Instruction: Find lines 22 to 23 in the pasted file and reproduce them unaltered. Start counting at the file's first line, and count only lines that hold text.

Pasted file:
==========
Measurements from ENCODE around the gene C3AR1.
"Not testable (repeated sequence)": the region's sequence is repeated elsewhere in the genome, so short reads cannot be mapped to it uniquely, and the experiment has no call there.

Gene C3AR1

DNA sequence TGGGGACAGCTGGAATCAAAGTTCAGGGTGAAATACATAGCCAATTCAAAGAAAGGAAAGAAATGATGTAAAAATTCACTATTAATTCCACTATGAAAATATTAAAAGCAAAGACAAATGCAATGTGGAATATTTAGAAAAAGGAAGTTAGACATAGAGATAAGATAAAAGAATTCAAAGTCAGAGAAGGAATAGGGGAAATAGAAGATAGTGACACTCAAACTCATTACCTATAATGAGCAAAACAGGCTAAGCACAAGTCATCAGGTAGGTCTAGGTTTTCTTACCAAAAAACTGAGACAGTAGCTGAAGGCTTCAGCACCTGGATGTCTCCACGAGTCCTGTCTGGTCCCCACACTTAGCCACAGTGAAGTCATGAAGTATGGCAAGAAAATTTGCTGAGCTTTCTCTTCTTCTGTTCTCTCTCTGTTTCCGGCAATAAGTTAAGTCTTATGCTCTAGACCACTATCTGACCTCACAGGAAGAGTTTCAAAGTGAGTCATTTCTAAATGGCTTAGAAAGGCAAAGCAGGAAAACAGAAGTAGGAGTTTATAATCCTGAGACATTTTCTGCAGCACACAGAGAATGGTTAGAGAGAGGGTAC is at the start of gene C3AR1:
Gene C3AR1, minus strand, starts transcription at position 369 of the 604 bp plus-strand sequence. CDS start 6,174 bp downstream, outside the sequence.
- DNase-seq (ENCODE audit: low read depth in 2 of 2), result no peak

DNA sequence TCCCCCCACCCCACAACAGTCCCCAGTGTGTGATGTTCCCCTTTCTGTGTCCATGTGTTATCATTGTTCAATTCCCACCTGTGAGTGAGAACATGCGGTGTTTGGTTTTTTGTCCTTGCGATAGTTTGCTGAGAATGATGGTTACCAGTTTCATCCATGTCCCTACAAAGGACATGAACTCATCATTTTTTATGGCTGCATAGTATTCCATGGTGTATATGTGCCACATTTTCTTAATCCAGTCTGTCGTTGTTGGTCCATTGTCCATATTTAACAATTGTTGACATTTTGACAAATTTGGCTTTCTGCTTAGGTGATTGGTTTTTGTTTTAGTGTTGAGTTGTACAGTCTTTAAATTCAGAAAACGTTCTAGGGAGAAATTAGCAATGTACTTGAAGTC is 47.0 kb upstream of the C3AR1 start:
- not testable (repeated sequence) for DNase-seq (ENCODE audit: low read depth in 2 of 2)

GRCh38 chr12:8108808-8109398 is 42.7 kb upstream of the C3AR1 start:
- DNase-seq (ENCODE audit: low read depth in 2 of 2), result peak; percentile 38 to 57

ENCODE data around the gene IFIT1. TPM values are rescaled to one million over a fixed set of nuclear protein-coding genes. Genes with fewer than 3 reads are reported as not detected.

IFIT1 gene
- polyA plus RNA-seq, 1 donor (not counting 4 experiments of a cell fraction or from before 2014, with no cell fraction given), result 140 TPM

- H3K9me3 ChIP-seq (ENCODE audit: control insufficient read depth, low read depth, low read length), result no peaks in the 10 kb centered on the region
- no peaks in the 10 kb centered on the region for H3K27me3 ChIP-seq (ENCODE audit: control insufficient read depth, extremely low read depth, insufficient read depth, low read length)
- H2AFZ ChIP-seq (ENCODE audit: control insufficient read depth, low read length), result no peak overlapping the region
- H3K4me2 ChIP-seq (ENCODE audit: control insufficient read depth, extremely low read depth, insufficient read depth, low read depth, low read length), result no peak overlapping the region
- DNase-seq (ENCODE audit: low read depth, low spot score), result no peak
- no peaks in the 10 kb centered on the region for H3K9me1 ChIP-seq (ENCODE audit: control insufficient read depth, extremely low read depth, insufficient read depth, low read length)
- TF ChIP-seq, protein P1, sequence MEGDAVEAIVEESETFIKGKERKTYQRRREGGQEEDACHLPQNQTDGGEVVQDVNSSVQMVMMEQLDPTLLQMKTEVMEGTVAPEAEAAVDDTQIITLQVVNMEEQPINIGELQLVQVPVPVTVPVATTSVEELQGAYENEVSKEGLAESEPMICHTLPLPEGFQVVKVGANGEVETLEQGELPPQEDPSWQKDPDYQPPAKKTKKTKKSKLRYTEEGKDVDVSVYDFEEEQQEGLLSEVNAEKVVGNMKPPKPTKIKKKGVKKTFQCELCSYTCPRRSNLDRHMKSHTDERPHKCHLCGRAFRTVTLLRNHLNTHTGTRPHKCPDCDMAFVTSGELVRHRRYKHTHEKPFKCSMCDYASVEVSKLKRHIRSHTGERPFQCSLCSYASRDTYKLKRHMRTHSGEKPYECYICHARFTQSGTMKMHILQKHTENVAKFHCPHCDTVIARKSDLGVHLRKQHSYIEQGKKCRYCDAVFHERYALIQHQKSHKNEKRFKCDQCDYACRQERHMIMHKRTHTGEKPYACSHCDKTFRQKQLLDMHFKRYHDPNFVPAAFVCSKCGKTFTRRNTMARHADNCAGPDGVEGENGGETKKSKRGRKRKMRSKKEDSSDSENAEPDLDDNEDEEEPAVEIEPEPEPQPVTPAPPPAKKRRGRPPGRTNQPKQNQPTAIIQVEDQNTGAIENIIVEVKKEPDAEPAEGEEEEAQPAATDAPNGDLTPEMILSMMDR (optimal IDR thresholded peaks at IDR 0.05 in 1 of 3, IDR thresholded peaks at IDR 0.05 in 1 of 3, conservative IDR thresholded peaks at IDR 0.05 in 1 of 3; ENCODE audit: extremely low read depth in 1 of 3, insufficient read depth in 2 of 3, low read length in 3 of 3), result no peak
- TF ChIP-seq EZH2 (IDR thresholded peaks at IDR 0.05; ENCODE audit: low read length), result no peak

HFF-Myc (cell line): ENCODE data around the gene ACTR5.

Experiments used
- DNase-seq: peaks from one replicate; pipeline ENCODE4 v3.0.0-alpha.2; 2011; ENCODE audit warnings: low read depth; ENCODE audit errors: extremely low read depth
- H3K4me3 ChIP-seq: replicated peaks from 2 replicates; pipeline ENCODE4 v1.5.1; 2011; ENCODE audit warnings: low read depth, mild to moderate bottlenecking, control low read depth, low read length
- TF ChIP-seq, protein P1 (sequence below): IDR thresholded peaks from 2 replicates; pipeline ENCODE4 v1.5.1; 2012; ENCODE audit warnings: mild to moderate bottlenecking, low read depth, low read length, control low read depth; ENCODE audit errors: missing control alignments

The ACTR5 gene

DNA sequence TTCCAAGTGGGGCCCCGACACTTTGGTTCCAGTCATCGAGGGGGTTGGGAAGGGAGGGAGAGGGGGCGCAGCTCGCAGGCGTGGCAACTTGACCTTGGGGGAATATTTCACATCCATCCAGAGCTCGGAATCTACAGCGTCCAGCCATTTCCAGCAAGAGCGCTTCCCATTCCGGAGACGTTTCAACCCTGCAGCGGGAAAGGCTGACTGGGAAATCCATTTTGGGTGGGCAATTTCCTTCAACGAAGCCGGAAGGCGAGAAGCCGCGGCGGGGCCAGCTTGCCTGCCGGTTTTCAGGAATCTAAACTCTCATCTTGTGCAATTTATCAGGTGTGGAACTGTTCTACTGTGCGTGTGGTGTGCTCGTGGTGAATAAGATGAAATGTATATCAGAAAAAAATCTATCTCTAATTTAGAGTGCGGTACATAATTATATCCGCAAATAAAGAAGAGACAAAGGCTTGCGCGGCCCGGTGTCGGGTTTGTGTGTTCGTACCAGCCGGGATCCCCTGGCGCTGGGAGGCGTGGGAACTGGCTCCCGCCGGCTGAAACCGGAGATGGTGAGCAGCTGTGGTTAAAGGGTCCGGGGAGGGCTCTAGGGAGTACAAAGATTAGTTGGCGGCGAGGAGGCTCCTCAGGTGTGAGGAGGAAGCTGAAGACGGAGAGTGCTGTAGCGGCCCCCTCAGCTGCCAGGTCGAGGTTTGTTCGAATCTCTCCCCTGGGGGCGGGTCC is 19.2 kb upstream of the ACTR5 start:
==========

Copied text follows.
HFF-Myc (cell line): ENCODE data around the gene ACTR5.

Experiments used